At some point in the future, after a lot more wrong turns, India will get a different set of policy-makers. These people would understand what India needs urgently to climb out of hellhole that the Congress party has dug for it. Part of long hard road to recovery would require the enabling of urbanization of the population. I hope that day is not too far off in the future: too many millions of lives are lived in utter destitution now.

{Thanks to all who sent me links to the above published sources. Special thanks to Akshar, Naman, and Rajesh. I appreciate them very much.}

5 thoughts on “Cities are Healthiest, Greenest, Richest Place to Live

  1. The French Revolution grew out of ideas of individualism expressed by Rousseau and Voltaire – that snowballed in the cafes and taverns and streets of Paris; not the feudal countryside which was still ignorant and superstitious.

    It remains in politicians’ interest to maintain the status quo of a mostly illiterate and backward electorate who will gladly swap votes for some money and I don’t see any change for the better in developing cities.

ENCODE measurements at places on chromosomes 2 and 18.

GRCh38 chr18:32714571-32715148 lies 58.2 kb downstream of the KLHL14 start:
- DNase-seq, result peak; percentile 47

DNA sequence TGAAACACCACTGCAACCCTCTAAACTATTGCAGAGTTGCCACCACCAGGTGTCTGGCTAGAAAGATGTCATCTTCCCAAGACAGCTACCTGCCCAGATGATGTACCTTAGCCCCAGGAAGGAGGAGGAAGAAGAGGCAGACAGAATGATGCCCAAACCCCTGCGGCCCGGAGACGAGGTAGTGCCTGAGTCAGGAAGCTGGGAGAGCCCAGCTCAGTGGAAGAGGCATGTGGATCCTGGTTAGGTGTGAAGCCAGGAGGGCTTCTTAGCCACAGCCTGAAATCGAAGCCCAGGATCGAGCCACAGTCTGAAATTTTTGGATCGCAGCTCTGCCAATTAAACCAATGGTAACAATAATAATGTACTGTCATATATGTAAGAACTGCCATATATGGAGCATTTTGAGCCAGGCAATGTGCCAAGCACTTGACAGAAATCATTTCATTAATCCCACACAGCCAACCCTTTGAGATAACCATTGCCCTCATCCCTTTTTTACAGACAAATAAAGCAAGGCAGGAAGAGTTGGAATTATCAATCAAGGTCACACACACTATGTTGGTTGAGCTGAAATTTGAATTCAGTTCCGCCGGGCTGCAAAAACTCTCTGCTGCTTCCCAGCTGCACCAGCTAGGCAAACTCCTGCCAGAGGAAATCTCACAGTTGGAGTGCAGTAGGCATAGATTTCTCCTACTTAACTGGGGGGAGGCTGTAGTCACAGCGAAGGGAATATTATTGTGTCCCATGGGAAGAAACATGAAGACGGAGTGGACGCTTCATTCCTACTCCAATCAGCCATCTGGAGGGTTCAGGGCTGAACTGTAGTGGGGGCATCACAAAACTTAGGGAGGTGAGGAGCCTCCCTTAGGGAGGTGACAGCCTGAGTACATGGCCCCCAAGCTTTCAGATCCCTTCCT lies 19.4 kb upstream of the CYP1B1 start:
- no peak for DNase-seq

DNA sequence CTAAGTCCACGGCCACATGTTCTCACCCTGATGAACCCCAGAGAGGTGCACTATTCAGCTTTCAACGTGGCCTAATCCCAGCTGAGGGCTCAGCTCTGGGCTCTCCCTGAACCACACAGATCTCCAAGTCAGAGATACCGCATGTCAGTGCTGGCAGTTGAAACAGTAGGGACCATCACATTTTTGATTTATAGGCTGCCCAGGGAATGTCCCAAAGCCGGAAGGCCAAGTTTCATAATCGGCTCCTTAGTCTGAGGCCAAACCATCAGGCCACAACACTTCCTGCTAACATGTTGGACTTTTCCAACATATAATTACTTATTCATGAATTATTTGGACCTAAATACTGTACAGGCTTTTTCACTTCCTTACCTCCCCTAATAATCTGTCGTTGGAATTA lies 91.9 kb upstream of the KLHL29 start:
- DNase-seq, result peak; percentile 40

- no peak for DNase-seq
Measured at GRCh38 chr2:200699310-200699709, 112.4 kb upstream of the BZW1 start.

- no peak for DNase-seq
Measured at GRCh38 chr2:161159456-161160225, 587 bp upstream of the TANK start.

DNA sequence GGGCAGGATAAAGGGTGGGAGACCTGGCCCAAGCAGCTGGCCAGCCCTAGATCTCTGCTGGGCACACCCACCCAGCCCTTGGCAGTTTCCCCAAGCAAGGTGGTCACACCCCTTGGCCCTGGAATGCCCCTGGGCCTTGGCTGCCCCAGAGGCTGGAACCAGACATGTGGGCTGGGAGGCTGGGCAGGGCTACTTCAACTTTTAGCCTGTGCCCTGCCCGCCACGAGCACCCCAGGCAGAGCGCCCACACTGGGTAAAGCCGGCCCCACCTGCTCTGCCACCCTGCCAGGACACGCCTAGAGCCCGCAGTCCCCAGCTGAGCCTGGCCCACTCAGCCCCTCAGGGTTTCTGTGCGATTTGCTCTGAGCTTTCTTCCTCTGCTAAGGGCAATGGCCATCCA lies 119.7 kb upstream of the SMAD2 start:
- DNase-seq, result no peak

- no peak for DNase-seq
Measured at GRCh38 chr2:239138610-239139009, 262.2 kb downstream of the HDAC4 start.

2. So can I assume that Ed Glaeser and his family live in a city, since he sings numerous praises of a city and places it high above suburbs? In other words, is he walking his own talk, or does he want others to walk his talk?


  3. @kaffir : i m not sure i understand the point you are trying to make. how does it matter where he lives? there are many folks around the globe who live in smaller towns and villages but get it right. but for average lame joe, a city offers better options. glaeser being in city or not is irrelevant really, afaimc.


  4. @Kaffir
    “So can I assume that Ed Glaeser and his family live in a city, since he sings numerous praises of a city and places it high above suburbs? In other words, is he walking his own talk, or does he want others to walk his talk?”